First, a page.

What The Holidays Were Meant To Be


I don’t know about the rest of you, but when I see those old movies from the 1940’s and 50’s about Christmas time and Holiday fun, I get happy. Genuinely happy. Things just seem right. Particularly the Jimmy Stewart movie “It’s a Wonderful Life.” I walk away feeling like I have a better grasp of what life is really about. And I appreciate the fact that I get to live life even with its craziness and disappointments.

It’s times like that when the Christmas holiday season is such a great thing.

But then there are those moments that seem to creep up and want to take over. Like when I go to the store to find the Star Wars toy my son begged for last month and it’s not there. Or when the perfect gift costs twice what it should. Or when there’s one more party that I am suppose to be at, that I want to be at, but can’t figure who to leave the kids with this time.

Actually, the ironic thing about the most wonderful time of the year is that it comes with a lot of demand on your wallet, your time and even your expectations. The challenge is to not let the demanding part over take the joyful part – to keep ourselves focused on what the holidays were meant to be.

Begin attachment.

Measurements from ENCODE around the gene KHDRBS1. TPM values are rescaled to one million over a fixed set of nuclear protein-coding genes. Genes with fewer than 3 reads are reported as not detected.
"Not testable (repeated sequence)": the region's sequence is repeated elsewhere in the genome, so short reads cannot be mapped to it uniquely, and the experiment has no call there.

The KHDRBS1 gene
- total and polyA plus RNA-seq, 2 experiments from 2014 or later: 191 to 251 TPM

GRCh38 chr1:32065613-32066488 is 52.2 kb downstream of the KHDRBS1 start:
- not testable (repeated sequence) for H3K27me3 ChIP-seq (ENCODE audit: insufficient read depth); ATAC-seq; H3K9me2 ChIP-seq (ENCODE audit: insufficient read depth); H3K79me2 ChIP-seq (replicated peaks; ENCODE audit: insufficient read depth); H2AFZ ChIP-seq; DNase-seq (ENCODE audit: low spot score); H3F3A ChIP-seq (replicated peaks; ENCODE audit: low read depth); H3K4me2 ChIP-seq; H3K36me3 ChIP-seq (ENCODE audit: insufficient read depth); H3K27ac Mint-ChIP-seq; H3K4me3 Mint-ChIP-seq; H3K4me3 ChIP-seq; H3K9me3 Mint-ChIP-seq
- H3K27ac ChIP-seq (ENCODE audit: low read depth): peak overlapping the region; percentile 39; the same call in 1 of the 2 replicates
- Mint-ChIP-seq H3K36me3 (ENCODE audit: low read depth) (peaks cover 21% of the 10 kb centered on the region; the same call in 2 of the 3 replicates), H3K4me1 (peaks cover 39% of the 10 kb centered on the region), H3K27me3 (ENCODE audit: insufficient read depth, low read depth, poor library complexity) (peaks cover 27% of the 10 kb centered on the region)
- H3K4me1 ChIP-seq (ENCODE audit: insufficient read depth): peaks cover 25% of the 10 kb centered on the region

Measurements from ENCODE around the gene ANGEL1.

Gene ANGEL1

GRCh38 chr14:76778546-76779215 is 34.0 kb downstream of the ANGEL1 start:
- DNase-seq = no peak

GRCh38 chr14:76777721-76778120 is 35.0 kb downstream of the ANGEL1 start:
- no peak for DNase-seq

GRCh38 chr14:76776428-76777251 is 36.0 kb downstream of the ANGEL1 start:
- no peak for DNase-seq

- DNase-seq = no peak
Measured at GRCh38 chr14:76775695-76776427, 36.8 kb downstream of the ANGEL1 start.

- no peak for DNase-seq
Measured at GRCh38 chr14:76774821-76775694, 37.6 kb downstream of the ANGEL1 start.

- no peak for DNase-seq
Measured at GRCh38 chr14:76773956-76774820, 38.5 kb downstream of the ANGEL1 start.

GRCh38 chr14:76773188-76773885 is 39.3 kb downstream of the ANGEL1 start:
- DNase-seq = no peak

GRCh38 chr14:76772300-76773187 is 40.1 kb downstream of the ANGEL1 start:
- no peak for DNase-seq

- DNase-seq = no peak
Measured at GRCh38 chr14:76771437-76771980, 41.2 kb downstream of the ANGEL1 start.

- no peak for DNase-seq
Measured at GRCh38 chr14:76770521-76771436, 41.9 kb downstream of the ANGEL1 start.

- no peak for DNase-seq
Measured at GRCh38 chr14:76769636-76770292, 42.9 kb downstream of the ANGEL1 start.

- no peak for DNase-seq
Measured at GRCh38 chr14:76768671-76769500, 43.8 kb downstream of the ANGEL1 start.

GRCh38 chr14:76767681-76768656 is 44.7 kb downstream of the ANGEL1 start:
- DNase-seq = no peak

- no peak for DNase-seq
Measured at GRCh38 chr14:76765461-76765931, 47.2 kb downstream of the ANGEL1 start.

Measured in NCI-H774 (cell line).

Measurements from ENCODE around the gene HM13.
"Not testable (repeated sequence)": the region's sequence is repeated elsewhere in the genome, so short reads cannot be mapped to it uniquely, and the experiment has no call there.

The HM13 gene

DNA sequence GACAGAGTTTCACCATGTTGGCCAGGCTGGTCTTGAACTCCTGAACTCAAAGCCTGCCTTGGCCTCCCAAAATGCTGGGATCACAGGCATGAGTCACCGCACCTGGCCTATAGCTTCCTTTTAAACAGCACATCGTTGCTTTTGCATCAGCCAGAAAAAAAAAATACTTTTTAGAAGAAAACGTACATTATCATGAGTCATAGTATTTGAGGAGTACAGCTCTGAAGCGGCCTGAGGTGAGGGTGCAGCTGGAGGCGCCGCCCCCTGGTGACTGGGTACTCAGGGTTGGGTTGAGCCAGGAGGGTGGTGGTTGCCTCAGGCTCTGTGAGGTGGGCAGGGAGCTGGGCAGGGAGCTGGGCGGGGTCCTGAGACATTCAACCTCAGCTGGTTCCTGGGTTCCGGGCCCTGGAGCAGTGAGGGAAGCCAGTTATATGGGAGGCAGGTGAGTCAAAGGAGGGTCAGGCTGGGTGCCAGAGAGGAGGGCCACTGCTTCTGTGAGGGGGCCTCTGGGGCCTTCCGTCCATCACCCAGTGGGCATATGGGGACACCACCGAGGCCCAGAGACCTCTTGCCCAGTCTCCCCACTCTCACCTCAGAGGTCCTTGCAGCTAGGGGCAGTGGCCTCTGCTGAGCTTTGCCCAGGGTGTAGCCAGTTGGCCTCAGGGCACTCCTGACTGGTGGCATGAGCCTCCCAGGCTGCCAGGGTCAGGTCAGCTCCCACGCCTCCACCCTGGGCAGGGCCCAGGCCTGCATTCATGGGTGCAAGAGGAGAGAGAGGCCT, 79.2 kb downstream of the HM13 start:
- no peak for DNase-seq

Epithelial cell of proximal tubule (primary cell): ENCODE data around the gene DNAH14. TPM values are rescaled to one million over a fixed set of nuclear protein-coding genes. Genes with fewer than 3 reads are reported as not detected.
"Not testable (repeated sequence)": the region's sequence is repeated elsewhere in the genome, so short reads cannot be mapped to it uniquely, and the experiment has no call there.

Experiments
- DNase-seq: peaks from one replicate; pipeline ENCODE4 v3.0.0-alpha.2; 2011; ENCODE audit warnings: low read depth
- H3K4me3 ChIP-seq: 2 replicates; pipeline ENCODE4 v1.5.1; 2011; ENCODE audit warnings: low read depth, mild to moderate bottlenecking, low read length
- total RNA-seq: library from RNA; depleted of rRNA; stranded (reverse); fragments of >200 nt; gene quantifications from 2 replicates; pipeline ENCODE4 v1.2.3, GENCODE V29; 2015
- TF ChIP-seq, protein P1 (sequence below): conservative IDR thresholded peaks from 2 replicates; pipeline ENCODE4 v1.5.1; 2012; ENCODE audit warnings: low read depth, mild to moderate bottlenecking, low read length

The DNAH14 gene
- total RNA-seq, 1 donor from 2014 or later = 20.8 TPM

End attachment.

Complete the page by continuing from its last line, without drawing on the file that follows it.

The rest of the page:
Here are a few strategies that can help us keep our heads:

Remember that the best part of the season is the relationships we have, not the things.

  • Quit trying to find the perfect gift.
  • Learn to say no.
  • Stick to a budget.
  • You don’t have to entertain.
  • Get enough rest.
  • Don’t totally abandon healthy nutrition
  • Set your expectations around connecting with people – children, parents, friends.

This truly is a time of the year when we get to reflect on our many blessings and joys. One of the best ways to remember all that we have is to remember those who have less. And often those who we believe are less fortunate are actually a genuine example of happiness and peace. Gratitude is the key to true happiness. Let’s take the time this holiday season to rediscover the many places we can feel, show, and share gratitude.

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